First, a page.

High School Class Reunion
A few months ago, I wrote an article about my pending 60th high school class reunion, sharing with readers my reservations about my intent to attend.
The article portrayed the reality of the high school chapter of my life. I was assuredly never a part of the cliques; the term “misfit” (or perhaps dweeb) was far more appropriate and even though a whole new wonderful world awaited after graduation, and even though I have lived a lovely life for the past 60 years, the demons had taken up residence in my head, successfully assuring me I would still not fit in. And the fact that I was struggling with this made me feel ridiculously immature. I concluded that other article with a pledge to report back after the reunion was over, which is what I am doing here.
I was surprised to learn from so many people that my feelings of teenage angst and inadequacy were not unique; other people shared them. In fact, some had determined to never attend a reunion! That was both reassuring (misery loves company, even 60 years hence) and distressing; was I making a mistake to go? But plans were in place and reservations had been made so off we went to Bend, Oregon where I was born and raised but hadn’t visited in a very long time. I fought off periodic feelings of anxiety by reminding myself that even if the reunion was a disappointment, it would be good to reacquaint myself with the town.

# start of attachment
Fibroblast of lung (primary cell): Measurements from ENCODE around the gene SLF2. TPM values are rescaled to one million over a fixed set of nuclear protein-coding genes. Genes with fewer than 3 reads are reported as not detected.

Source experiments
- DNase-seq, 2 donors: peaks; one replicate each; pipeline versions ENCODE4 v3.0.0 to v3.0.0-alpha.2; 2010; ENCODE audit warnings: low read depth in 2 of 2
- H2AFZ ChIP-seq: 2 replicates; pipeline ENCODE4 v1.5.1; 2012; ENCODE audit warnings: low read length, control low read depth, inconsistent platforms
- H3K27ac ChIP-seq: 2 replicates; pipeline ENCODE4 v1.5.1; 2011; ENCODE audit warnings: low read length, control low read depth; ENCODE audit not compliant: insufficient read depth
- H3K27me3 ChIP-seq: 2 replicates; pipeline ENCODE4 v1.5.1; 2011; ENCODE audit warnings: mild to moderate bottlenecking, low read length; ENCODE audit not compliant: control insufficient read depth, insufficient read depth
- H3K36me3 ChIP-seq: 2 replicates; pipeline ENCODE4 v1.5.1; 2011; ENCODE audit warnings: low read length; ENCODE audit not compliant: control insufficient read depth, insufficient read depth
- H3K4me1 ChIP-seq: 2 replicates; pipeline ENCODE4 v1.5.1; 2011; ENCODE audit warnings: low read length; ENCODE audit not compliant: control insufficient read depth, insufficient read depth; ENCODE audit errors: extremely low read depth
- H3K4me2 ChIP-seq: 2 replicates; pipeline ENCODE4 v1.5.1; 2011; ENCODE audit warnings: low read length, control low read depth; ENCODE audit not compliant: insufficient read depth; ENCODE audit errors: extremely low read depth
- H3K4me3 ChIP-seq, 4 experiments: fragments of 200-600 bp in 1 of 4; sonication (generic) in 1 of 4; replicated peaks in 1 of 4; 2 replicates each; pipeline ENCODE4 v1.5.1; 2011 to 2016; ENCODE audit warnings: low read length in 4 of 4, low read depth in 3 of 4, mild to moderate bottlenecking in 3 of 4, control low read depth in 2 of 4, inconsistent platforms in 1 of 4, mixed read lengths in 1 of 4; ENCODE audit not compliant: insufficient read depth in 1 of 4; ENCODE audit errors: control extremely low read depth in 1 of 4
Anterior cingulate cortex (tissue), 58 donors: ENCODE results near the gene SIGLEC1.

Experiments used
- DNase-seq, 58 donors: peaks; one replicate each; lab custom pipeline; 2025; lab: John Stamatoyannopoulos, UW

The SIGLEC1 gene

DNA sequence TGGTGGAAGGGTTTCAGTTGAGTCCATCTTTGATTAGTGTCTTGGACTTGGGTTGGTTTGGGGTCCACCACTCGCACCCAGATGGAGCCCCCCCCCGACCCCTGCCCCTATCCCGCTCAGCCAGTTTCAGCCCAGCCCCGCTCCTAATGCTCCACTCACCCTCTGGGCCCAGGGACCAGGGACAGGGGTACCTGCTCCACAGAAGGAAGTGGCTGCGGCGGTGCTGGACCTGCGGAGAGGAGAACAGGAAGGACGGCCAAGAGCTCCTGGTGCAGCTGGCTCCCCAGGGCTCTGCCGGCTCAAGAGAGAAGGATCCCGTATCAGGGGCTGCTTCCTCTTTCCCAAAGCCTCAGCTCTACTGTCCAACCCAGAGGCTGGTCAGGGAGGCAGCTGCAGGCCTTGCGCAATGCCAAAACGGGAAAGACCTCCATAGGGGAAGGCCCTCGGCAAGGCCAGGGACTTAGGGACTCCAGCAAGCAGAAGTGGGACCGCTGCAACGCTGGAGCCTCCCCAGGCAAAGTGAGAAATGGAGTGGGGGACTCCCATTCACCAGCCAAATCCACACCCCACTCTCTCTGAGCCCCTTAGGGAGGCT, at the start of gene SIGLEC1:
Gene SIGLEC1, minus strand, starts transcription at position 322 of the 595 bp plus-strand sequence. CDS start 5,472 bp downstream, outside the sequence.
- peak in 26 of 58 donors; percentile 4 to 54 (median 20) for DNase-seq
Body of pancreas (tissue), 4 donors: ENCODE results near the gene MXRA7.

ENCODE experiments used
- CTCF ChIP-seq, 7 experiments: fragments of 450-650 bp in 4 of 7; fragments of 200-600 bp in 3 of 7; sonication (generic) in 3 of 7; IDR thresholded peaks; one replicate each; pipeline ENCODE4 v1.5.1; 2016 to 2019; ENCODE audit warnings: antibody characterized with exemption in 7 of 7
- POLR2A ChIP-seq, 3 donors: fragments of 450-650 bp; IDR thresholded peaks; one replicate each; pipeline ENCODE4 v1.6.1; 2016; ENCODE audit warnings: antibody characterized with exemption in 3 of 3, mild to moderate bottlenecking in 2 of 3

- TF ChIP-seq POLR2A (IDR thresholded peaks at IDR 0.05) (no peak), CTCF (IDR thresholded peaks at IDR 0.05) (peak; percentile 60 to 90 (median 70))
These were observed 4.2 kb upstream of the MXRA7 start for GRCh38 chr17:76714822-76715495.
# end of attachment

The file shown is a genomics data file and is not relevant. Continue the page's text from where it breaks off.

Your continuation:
I also regularly reminded myself that my appearance was not at all important and I concentrated on the words I had always tried to impart to our children: “How you look is not significant, it’s how you feel that matters!” I was doing well with that concept until two days before the event when I woke up with a huge red pimple right in the middle of my nose!
We arrived in Bend after a few days on the Oregon Coast where I basked in the magnificent ocean views and tried to purge that pimple, feeling very shallow that it mattered.
The reunion had been well planned; a happy hour get-together on Friday night, a picnic on Saturday, a dinner on Saturday night. And on Sunday morning, the few classmates who had also attended the small Catholic grade school for eight years were to meet for breakfast in that former school building, now a popular restaurant.